Lynchburg restaurant owner apologizes, cleans up destroyed business
Most people showed up at the intersection of Fifth and Federal in Lynchburg to protest peacefully for equality and racial justice. It started with one woman, Stacy O'Hara, holding a single Black Lives Matter sign around 11:30 a.m. Sunday.
She said she was eventually joined by another, then there were ten, then 20. She said by the evening there were over 100 people standing in the roundabout singing, chanting and protesting peacefully.
When she noticed tensions started to rise after dark, she said she left the area. When she came back the next morning,
was not what she wanted to see.
"I teared up," O'hara said. "It's sad that they feel like they have to resort to that. I'm sad for the people who were inside who felt scared for their lives. I'm sad for the people outside who felt scared for their lives."
Some people who stopped by Monday wondered why this popular downtown restaurant was the target of Sunday night's violence. Many claim it started with a
The owner of Fifth and Federal, Josh Read, re-posted that tweet, adding he'd pass out the masks to his employees. Only he said he meant his comments to be a jab at Northam and was blind to the bigger picture.
"We dearly apologize," Read said. "There was no racial intent. It was sincerely based on our frustration with the pandemic and everything that had been going on prior to this."
Fifth and Federal had also apologized on social media before Sunday, but both apologies came too late and his business now has broken windows and doors, as well as other significant property damage.
Many onlookers drove by throughout Monday morning to see the damage for themselves.
Elliott Clifton couldn't believe the quiet gathering he'd been a part of Sunday turned to people throwing bricks and rocks at businesses and at police.
"I got a text that things turned violent in Lynchburg, and I said, 'Wait, really? No way. It was very peaceful when I was there,'" Clifton said. "And so I was shocked. Literally, shocked. I said I didn't think it would go that way here."
He urged community members to do better. That's something Read is already trying to do himself as he spoke with several of his neighbors when they stopped by the restaurant.
"We want to work with our community and become stronger so that it doesn't happen again and that we're better for it," Read said.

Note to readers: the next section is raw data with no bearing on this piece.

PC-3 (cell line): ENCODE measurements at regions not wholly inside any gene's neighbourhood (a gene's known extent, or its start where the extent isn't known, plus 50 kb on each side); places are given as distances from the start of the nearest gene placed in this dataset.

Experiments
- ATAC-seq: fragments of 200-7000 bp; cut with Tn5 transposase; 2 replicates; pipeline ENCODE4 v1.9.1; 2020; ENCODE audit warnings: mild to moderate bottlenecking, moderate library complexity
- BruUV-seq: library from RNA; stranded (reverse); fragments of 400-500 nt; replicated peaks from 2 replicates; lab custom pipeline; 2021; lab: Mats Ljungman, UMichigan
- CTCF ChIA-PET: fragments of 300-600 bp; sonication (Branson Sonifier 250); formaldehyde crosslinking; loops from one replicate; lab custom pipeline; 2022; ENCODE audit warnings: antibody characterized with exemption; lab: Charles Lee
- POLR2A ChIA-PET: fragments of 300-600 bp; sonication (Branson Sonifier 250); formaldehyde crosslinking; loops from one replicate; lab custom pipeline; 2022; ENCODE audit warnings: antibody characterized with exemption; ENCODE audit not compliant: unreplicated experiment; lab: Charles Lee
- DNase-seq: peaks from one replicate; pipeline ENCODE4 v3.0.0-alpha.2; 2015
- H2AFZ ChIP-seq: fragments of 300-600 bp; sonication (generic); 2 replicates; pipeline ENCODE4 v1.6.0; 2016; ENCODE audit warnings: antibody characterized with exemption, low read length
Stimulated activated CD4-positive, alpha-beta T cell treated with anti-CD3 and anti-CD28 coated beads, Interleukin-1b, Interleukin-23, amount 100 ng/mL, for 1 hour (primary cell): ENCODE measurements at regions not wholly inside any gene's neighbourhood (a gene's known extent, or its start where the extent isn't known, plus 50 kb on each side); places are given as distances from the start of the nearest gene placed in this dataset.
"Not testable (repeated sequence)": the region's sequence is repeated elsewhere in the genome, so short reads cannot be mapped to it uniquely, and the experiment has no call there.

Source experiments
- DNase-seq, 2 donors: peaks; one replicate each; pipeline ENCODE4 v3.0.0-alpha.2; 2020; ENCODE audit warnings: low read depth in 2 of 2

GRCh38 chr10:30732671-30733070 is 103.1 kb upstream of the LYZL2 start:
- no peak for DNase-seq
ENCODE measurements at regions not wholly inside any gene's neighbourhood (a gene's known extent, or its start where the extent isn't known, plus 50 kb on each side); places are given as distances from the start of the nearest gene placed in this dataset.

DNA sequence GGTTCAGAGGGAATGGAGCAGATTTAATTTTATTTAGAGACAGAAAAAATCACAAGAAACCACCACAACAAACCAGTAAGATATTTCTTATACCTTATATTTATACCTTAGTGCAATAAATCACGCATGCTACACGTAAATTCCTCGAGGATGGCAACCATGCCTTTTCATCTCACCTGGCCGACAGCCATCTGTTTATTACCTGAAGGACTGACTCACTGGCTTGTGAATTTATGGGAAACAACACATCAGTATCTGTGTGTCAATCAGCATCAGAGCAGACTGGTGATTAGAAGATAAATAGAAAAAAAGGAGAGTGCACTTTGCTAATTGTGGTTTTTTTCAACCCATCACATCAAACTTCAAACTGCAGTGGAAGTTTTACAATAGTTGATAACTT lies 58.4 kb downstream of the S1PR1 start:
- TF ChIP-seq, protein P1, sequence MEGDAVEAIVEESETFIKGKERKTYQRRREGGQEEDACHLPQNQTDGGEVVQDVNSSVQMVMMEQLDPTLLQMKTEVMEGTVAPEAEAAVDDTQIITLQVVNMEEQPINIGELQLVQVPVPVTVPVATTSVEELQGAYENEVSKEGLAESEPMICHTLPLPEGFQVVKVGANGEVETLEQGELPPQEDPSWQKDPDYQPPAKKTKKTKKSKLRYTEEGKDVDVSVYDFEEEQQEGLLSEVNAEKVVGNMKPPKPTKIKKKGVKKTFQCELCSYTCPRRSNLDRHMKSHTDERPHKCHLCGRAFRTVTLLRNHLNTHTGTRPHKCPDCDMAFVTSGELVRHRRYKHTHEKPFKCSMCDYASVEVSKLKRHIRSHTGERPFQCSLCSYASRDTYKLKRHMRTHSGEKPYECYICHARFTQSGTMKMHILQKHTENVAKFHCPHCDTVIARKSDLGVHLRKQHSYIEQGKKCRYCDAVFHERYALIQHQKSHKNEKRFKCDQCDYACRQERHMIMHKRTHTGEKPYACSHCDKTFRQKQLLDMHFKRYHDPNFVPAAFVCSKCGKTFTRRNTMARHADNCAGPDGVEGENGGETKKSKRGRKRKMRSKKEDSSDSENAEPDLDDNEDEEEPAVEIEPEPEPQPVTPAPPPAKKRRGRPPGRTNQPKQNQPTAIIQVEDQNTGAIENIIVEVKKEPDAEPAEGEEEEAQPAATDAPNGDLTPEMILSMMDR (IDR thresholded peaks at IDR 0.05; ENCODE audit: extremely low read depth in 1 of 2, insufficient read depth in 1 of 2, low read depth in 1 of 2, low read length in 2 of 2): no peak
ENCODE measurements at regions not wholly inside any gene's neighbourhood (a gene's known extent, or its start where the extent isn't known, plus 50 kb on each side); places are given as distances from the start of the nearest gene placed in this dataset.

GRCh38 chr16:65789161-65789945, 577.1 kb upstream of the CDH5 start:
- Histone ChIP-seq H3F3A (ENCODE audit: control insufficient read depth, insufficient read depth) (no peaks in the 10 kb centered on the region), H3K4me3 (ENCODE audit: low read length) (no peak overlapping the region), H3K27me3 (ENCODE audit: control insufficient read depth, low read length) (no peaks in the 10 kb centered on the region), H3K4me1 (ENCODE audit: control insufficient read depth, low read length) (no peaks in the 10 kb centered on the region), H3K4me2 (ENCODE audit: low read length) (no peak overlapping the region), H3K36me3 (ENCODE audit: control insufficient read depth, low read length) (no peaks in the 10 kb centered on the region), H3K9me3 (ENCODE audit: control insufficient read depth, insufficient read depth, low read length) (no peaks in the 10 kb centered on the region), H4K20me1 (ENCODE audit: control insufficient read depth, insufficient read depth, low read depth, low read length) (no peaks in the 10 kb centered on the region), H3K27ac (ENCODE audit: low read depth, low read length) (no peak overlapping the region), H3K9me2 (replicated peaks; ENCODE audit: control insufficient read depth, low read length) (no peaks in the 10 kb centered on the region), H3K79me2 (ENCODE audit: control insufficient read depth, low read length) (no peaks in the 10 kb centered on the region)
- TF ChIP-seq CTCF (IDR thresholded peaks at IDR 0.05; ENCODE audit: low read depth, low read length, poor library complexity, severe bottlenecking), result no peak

And when asked if he was sorry, he said 'absolutely.'
"It was a mistake," he said quietly. "It was a foolish mistake to ever have posted [that tweet]."
Two of the protesters we spoke with were at the Black Lives Matter protest when it was still peaceful and left before things took a turn for the worse. Both were on the same side for freedom and equality, but they had two different reactions to the damage done to their community.
"No, not really," O'Hara said when we asked if she felt sorry for Read. "I'll be honest, I don't. He knew what his tweet would make people feel."
But Clifton said he was disappointed people hadn't maintained peace in the midst of the anger and pain.
"I think we're better than that," he explained. "I think we know how to protest. We know how to protest peacefully. We know how to say what we want to say without it going this way. People don't want to take you seriously if you're just going to turn to violence. If that's your only way of communicating, no one is going to want to communicate with you. You have to be able to bring about change in a way that's not violent."
Read spent much of Monday picking up the pieces of his business, one stone at a time. WDBJ7 asked what his plans are for his restaurant, if he even has plans to reopen, and he said, right now, he has no idea.
Another peaceful protest has been planned for 6 p.m. at Miller Park in Lynchburg.